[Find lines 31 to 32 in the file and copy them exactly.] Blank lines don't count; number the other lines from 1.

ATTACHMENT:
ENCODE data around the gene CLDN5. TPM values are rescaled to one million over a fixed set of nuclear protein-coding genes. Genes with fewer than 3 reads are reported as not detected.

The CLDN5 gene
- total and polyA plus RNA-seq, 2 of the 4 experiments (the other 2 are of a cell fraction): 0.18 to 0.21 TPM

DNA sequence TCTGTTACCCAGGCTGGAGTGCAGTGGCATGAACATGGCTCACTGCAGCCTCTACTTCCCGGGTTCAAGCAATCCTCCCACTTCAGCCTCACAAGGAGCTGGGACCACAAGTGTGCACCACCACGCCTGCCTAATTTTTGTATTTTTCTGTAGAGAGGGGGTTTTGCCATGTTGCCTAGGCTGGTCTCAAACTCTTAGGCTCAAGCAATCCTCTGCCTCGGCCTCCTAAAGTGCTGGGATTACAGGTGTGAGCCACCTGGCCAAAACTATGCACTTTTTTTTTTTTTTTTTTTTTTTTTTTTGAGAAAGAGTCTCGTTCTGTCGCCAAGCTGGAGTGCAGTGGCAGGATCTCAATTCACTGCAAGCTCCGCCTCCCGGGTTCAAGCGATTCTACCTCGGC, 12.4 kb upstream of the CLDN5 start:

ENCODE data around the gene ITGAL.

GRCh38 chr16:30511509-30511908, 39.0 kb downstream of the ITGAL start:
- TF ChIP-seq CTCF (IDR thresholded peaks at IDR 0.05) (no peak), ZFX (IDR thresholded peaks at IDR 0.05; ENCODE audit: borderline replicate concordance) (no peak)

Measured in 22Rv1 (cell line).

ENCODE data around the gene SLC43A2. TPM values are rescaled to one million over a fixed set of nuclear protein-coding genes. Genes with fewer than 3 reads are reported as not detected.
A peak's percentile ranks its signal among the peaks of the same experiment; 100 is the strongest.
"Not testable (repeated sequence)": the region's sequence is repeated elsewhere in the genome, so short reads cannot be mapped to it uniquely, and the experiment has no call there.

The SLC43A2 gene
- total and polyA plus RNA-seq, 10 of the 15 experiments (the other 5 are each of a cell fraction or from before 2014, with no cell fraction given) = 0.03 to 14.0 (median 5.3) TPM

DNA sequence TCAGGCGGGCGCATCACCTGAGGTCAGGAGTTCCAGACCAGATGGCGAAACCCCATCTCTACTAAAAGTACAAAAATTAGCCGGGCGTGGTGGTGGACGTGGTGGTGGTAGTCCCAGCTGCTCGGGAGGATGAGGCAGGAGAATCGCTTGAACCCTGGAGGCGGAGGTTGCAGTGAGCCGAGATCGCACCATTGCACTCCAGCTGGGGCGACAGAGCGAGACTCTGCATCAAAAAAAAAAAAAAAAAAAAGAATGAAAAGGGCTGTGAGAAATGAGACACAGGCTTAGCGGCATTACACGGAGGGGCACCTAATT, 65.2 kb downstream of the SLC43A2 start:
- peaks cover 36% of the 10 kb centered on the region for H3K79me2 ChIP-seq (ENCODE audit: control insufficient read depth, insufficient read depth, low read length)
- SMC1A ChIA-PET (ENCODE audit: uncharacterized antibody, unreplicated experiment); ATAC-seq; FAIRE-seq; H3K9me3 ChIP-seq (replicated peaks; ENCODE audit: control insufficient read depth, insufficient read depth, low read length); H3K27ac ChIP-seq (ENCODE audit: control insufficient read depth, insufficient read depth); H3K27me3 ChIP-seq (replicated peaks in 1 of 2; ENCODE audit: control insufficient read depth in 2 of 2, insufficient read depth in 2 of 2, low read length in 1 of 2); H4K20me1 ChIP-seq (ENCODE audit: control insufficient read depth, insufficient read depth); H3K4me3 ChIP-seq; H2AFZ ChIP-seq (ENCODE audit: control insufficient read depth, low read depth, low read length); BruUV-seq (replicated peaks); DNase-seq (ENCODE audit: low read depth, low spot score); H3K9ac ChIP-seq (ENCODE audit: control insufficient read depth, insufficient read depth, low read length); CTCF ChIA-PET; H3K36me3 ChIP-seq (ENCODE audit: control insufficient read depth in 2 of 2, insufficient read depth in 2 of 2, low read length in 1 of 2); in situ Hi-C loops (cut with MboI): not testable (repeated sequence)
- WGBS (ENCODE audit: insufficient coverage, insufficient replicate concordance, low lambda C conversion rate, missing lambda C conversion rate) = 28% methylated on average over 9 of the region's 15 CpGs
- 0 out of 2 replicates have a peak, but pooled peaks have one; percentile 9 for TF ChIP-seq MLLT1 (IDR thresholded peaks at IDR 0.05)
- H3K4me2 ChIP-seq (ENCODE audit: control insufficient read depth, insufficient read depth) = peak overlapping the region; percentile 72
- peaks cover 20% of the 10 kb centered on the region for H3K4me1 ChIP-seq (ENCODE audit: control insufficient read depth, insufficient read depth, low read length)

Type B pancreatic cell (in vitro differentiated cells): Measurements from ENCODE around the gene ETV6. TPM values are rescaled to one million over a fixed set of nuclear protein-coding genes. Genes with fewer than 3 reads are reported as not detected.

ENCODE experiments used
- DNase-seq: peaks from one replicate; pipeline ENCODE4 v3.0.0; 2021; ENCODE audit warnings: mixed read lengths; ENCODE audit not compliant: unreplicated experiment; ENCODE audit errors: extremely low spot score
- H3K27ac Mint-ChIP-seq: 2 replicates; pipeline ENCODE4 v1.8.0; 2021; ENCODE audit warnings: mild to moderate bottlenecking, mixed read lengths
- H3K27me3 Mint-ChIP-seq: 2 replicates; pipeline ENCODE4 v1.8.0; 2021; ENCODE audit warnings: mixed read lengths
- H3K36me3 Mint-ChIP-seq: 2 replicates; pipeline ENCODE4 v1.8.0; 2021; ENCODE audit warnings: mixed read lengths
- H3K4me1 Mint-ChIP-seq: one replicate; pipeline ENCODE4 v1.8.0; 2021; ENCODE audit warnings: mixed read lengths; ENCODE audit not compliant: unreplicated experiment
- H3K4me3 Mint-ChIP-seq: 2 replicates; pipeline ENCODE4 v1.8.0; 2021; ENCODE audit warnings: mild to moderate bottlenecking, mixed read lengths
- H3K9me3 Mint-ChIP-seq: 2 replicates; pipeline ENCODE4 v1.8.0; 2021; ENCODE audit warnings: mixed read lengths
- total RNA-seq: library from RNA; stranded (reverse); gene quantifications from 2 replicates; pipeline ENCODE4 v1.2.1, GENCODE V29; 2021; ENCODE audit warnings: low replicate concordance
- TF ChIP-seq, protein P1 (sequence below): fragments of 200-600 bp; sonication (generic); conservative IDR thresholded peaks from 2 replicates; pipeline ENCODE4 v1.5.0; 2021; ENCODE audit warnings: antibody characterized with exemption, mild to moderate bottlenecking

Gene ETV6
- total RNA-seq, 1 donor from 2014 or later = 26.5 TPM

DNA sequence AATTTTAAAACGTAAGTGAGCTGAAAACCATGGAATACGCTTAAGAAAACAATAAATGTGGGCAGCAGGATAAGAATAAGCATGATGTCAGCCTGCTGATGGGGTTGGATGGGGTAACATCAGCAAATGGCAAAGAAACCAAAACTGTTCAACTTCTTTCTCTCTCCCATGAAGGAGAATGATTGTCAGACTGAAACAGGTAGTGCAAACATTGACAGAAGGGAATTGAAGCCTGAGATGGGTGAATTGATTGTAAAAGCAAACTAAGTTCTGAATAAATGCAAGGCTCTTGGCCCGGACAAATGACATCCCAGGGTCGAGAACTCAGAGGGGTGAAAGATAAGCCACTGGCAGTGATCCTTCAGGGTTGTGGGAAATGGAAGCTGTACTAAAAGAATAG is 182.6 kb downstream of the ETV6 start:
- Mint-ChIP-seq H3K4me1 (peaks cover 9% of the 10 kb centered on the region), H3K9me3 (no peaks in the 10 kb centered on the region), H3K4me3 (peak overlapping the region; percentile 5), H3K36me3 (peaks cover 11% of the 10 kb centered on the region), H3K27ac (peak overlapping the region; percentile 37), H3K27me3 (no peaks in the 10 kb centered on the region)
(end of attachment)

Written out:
- TF ChIP-seq, protein P1 (sequence below): fragments of 200-600 bp; sonication (generic); conservative IDR thresholded peaks from 2 replicates; pipeline ENCODE4 v1.5.0; 2021; ENCODE audit warnings: antibody characterized with exemption, mild to moderate bottlenecking

Gene ETV6